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How many ways are there to select $k$ elements from the set $[n]$ such that the numbers selected differ by at least three?

I thought of considering two cases: $n-k$ is even or $n-k$ is odd. If $n-k$ is even, then I arrived at ${\frac{n-k}{2}+1}\choose{k}$ ways and if $n-k$ is odd, then there are ${\left\lfloor \frac{n-k}{2} \right\rfloor +1} \choose {k}$ possibilities. To answer this question, I was analysing the ways of choosing k elements from the empty spaces that exist when considering an array on $n-k$ $\textbf{0's}$. Any suggestions for a better argument and what's the answer for a more general case: the k selected numbers should differ by at least $d$ ?

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    $\begingroup$ I'd work recursively. Either the first element isn't in the selection, in which case you are down to selecting $k$ elements from $n-1$ total, or it is in the section, in which case you are selecting $k-1$ from $n-4$. $\endgroup$
    – lulu
    Oct 21, 2023 at 17:07
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    $\begingroup$ When you say differ by at least three, I am taking it that $(1,3)$, say, is unsuitable, but $(1,4)$ is ? $\endgroup$ Oct 21, 2023 at 20:46

2 Answers 2

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I had mistakenly the difference as $2$ instead of $3$, amended

  • For a difference of $3$, after every chosen number (bullet) except the last , there must be at least two spacers (circles), $\boxed{\bullet\circ\circ}\circ\circ\circ\boxed{\bullet\circ\circ}\bullet$

  • From $n$ unnumbered tokens, take out $2(k-1),\;\; (n-2k+2)$ remain

  • Choose any $k$ from the above in $\binom{n-2k+2}{k}$ ways, mark them, but don't number them yet.

  • Insert from the taken out tokens, $2$ immediately after each of the chosen tokens (except the last), and now allot serial numbers

  • This generalises to $\dbinom{n-(d-1)(k-1)}{k}$


First Approach added back (simpler?)

  • Add $2$ elements [total now $(n+2)$] and form $k$ blocks of one chosen and two unchosen $\boxed{\bullet\circ\circ}$

  • There are now $(n+2-2k)$ entities $(k$ blocks plus $(n+2-3k)$ "singles")

  • Place the blocks in $\binom{n+2-2k}{k}$ ways and discard the last $2$ elements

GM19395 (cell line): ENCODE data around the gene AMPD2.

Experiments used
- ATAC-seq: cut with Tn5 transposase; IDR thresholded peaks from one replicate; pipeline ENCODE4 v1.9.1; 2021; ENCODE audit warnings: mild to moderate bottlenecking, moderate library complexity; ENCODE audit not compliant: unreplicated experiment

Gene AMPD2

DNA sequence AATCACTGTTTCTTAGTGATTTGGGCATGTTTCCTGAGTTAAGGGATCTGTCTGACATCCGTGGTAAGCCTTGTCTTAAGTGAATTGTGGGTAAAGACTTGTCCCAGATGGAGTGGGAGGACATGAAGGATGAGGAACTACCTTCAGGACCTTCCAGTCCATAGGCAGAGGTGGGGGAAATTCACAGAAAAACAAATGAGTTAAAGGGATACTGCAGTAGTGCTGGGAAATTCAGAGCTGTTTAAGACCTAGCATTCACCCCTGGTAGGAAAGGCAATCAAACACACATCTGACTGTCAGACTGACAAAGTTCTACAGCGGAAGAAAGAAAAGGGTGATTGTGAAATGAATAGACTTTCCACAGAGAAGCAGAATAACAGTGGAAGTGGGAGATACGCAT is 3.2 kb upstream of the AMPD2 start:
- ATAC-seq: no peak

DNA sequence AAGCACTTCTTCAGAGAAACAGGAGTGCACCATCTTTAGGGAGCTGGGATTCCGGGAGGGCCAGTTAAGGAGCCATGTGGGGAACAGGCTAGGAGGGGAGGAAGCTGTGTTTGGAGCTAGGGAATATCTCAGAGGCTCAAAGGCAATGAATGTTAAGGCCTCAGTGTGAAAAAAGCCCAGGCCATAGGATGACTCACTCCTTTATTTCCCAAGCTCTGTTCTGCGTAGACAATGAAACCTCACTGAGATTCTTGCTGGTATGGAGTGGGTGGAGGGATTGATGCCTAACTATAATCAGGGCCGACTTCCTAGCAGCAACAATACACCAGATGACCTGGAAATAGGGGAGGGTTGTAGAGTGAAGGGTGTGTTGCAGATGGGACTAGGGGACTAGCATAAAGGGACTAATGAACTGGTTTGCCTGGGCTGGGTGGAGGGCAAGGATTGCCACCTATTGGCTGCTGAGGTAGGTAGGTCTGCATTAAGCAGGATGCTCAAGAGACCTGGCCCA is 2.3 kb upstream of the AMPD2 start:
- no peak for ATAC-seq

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  • $\begingroup$ I like your argument, but I think you've under-counted! These types of blocks are allowed to be next to each other, which you aren't accounting for. You can fix it by using blocks of width $2$ instead. You should then only add one number at the end, but there are $(n + 1 - 2k) + 1$ spaces in between numbers to place a block, so our answers agree. (Sanity check: $k = 1$ should give $n$ sets) $\endgroup$ Oct 21, 2023 at 17:40
  • $\begingroup$ @IzaakvanDongen: I had somehow misread the minimum differemce as $2$ instead of $3$, have amended, thanks. $\endgroup$ Oct 21, 2023 at 18:38
  • $\begingroup$ To me "difference of at least $3$" means eg $\{1, 4\}$ is allowed, but $\{1, 3\}$ isn't. I actually thought your previous answer was closer! Am I right that your result is there's $\binom{n+3-4k}k$ such sets? I think in the extreme case $k = 1$, the answer should be $n$, and when $n=3k-2$, the answer should be $1$. This seems incompatible with your result! As I understand it, when you "place $k$ blocks in $\binom{n+3-4k}k$ ways", you are choosing $k$ gaps in between the remaining numbers. I thought the problem was that this didn't allow $\boxed{\bullet\circ\circ}\boxed{\bullet\circ\circ}$. $\endgroup$ Oct 21, 2023 at 18:45
  • $\begingroup$ @IzaakvanDongen: Thanks, hurry never does any good, I have amended. $\endgroup$ Oct 21, 2023 at 19:50
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The method that comes to my mind is similar to this: https://math.stackexchange.com/a/1396968/473276. Count the number of functions $f: [k] \to [n]$ such that $f(i + 1) \ge f(i) + 3$ for all $i$ (these functions correspond exactly to subsets of size $k$ with all elements differing by at least $3$). Observe that $f$ is such a function if and only if the function $g: [k] \to [n - 2k + 2]$ given by $g(i) = f(i) - 2i + 2$ is strictly increasing.

So the total number of such functions is $\binom{n - 2k + 2}k$. (Take this to be $0$ if $n - 2k + 2 < k$).

This obviously generalises to $\binom{n - (d - 1)k + d - 1}k$.

PS: if $k = 1$, the answer should be $n$, right? Your formula gives $\binom{\frac{n - 1}2 + 1}{1} = \frac{n - 1}2 + 1$, which is smaller in general.

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